Session: Autoimmune Skin Disease: What Wound Professionals Need to Know

1.00 CME Credits | 1.00 Contact Hours

Many autoimmune connective tissue diseases and vascular conditions in rheumatology have cutaneous manifestations. Skin signs are useful in the diagnosis of rheumatic disease because they often precede systemic symptoms. This session will examine skin manifestations that are prominent in rheumatic diseases.

Rick is a PA teacher, professor, author, workshop leader and advocate for patients with rheumatic diseases for the last 33+ years. He recently retired clinically from the Department of Rheumatology at Danbury Hospital in CT. Rick continues to share his knowledge as he serves as a clinical professor at several PA programs in CT and has taught for the last two years at the DNP program at the University of California Irvine. He is the founder and past president of the Society of PAs in Rheumatology (SPAR). He presently serves as an editor for the Bone Health and National Osteoporosis Foundation (BHOF) and has written on rheumatic subjects for many educational and professional organizations. He is the lead author of PA clinics publication on Osteoporosis Diagnosis and Management which was published in January 2021. He was chosen as PA of the year in 2020 by the CT PA Association. He is married with three adult children and lives with his wife of 38 years in Oxford, CT.

Lee C. Rogers, DPM, FFPM, RCPS

Session: Building Your Amputation Prevention Program

1.00 CME Credits | 1.00 Contact Hours

A successful amputation prevention program requires coordinated effort from physicians, podiatrists, nurses, allied health professionals, and administrators dedicated to the cause of saving and maintaining functional limbs. This session will examine the steps to building a scalable amputation prevention program.

Dr. Lee Rogers is a fellowship-trained podiatrist in diabetic limb salvage. Dr. Rogers is the Chief of Podiatry and Associate Professor/Clinical of Orthopaedics at University of Texas Health Science Center at San Antonio. He has authored over 150 published papers, books, and book chapters on limb salvage and policy and practice and he has delivered more than 500 lectures around the world. Dr. Rogers is currently the President of the American Board of Podiatric Medicine where he led the effort to create the certificate of added qualification program and authored the Board’s guidance on hospital and surgical privileges for podiatrists. Dr. Rogers is the Associate Editor (Diabetic Foot Section) for the Journal of the American Podiatric Medical Association. He received the Rising Star Award from the American Podiatric Medical Association for outstanding national accomplishments in 2011 and has been selected multiple times one of the most influential podiatrists in America by Podiatry Management Magazine. He was the chair of the American Diabetes Association’s Foot Care Council. Dr. Rogers is one of a select few American podiatrists to be honored as Fellow Faculty of Podiatric Medicine by the Royal College of Physicians and Surgeons of Glasgow. Previously, Dr. Rogers served as the medical director of the Amputation Prevention Centers of America, a division of RestorixHealth, managing 230 wound centers in 35 states.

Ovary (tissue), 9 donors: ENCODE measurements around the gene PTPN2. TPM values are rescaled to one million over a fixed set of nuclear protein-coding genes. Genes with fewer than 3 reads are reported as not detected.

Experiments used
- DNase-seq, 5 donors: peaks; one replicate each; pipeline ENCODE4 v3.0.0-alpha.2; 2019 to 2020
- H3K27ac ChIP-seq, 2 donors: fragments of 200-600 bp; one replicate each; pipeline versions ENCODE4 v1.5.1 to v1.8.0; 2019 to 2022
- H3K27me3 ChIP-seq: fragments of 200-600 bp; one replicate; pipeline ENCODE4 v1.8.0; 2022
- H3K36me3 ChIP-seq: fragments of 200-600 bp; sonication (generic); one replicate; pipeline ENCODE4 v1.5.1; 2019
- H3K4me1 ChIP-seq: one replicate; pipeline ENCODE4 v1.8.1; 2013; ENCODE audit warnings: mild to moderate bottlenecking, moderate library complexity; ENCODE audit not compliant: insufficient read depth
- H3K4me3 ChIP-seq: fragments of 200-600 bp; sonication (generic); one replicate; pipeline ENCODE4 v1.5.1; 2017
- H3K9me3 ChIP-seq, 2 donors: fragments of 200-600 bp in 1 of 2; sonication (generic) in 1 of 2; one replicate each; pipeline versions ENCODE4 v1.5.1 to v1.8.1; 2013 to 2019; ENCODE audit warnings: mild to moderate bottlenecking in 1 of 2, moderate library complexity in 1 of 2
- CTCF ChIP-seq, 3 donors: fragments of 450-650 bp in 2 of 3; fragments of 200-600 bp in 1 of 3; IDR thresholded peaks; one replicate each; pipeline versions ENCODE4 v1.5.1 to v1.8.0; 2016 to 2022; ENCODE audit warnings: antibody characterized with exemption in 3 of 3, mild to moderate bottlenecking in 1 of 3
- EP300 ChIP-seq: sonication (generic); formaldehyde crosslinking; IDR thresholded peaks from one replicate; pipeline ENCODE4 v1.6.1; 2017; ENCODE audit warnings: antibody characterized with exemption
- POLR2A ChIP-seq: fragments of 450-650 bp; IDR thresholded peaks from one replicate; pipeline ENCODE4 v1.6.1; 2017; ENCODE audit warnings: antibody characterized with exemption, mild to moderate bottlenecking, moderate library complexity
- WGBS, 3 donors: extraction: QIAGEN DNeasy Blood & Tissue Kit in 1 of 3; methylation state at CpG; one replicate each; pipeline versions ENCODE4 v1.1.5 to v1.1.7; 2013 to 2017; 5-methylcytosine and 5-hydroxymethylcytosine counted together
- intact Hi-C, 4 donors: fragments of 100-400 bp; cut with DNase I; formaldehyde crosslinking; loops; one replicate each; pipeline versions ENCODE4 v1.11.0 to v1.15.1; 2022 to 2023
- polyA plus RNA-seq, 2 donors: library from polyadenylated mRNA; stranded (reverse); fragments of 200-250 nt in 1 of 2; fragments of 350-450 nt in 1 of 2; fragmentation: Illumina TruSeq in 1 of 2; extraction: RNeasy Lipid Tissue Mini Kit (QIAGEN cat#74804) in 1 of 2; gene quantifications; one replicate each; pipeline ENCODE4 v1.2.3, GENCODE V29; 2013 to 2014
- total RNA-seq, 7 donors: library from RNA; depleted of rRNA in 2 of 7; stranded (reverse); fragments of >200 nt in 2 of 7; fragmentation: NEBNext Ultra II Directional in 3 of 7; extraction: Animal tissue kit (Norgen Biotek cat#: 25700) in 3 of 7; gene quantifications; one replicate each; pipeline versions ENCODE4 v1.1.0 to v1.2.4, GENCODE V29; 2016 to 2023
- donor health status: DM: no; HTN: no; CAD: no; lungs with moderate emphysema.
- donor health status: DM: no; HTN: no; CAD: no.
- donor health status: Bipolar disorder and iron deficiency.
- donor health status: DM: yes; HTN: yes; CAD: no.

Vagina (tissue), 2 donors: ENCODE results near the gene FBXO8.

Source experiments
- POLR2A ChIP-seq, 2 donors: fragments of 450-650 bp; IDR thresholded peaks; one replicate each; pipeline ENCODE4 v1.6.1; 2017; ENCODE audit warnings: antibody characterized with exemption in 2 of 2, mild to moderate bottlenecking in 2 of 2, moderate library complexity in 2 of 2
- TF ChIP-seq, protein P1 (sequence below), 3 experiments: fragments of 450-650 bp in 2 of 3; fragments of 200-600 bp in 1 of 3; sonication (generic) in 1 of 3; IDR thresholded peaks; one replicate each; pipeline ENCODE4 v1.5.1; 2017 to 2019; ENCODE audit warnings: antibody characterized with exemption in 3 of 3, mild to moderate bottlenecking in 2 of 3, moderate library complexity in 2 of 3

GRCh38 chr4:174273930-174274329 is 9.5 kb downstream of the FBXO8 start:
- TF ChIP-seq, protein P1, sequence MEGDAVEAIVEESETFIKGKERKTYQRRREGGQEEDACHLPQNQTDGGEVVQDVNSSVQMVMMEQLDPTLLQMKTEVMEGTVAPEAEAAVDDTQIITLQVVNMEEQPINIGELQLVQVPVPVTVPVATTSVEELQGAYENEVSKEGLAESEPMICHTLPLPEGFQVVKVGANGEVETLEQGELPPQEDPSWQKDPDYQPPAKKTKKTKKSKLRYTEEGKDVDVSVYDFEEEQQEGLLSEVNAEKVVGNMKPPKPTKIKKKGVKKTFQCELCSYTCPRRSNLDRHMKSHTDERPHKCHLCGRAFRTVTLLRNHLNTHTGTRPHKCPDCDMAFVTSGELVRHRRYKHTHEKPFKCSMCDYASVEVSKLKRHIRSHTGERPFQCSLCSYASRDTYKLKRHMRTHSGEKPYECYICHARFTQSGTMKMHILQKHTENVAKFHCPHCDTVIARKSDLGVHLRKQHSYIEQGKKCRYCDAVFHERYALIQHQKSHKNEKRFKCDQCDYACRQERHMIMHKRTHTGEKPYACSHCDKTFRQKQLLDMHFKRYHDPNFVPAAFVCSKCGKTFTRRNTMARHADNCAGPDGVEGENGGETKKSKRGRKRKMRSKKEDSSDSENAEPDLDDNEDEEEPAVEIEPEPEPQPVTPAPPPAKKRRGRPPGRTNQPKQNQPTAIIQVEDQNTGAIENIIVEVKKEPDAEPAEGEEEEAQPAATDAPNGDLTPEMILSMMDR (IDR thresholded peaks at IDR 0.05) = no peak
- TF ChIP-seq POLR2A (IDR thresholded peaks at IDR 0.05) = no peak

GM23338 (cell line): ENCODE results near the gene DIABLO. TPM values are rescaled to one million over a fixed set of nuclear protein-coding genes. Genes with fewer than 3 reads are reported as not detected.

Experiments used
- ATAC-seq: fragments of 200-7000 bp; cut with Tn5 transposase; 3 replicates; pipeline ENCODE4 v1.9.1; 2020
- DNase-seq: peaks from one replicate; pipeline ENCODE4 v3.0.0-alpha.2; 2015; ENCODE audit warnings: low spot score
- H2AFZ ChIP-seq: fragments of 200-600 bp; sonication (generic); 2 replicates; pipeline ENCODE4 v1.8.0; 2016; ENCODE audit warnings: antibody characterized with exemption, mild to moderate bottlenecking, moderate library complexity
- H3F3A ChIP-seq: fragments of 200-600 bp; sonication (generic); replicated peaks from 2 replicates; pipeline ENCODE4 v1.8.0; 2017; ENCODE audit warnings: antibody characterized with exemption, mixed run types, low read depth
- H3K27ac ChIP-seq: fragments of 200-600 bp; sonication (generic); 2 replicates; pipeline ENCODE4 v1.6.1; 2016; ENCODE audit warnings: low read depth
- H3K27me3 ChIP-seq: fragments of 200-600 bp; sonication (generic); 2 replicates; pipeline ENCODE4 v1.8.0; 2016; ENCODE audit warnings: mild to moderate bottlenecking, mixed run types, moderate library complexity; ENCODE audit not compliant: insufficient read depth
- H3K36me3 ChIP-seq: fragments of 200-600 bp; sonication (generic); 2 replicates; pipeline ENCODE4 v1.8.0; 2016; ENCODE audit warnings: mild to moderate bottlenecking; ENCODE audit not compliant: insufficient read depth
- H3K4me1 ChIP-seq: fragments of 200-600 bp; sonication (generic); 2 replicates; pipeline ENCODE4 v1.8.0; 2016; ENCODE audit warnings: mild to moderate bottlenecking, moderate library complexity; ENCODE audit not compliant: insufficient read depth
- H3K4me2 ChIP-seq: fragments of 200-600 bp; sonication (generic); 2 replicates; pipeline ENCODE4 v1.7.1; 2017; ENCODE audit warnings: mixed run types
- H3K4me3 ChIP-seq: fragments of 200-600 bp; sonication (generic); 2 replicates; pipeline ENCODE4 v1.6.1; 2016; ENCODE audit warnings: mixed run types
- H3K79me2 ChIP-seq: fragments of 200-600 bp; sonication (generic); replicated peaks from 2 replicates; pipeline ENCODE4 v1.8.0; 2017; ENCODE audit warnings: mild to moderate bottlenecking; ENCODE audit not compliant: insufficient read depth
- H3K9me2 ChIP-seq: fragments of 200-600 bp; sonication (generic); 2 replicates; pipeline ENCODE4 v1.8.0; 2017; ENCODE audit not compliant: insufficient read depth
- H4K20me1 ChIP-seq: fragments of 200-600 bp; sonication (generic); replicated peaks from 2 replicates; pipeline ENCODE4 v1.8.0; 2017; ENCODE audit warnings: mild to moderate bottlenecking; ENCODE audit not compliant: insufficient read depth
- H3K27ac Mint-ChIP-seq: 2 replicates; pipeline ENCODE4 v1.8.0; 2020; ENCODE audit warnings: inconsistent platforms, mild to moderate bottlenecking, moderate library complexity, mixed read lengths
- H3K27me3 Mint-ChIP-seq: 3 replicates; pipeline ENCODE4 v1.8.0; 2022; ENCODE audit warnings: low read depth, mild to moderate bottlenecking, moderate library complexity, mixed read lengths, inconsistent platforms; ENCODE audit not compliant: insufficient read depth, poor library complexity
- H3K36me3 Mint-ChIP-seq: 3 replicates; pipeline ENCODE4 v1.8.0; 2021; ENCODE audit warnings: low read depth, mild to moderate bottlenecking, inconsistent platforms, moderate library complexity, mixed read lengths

Session: Risk Mitigation With Hyperbaric Oxygen Therapy

1.00 CME Credits | 1.00 Contact Hours

Hyperbaric oxygen therapy (HBOT) has gained wide acceptance as an adjunct modality for challenging wounds. As with all medical treatments, HBOT includes medical risks and possible side effects. Most are related to the unique aspects of HBOT, such as significant and relatively rapid changes in pressure inside the chamber and the high levels of oxygen used. This session will review evidence-based preemptive strategies to mitigate the complications of HBOT.

Dr. Jayesh B. Shah is the President of South Texas Wound Associates, where he provides clinical wound care services in San Antonio since the past 20 years; President of TIMEO2 Healing Concepts, LLC, which provides consulting and education services in wound care and hyperbaric medicine; Medical Director of Wound Healing Center at Northeast Baptist Hospital and Mission Trail Baptist Wound Healing Center in San Antonio, Texas; Past President of American College of Hyperbaric Medicine; current Board of Trustees Member of Texas Medical Association. He is current Co- Chair of WoundCON and Current Board Member of ISTAP. He has published “Wound Care Certification Study Guide” in 2011, its second edition in 2016, Its third edition in 2021; Textbook of Chronic Wound Care: An Evidence-Based Approach to Diagnosis and Treatment in 2018, and created “WoundDoctor” Free App, a comprehensive wound care resource tool for physicians, nurses and physical therapists for iPhone, Android and iPad. He has authored over 40 chapters on wound topics in 4 books and 30+ scientific articles in wound care and hyperbaric medicine. He is past Assistant Editor of Journal of ACCWS and present editorial board member of Today’s Wound Clinic. To his credit, Dr. Shah is the recipient of the Gold Award for Wound Hygiene Implementation issued by JWC WUWHS Awards (2022), Lifetime Achievement Award (2020) Diabetes Research Award (2019) Paul James Sheffield Education Award for Lifetime Dedication to Education in the field of Undersea and Hyperbaric Medicine (2014); Jefferson C. Davis Memorial Award for Excellence in Clinical Hyperbaric Medicine (2007 and 2011); Carolyn Sue Award (2009); Young Scientist/Medical Doctor Award (2008).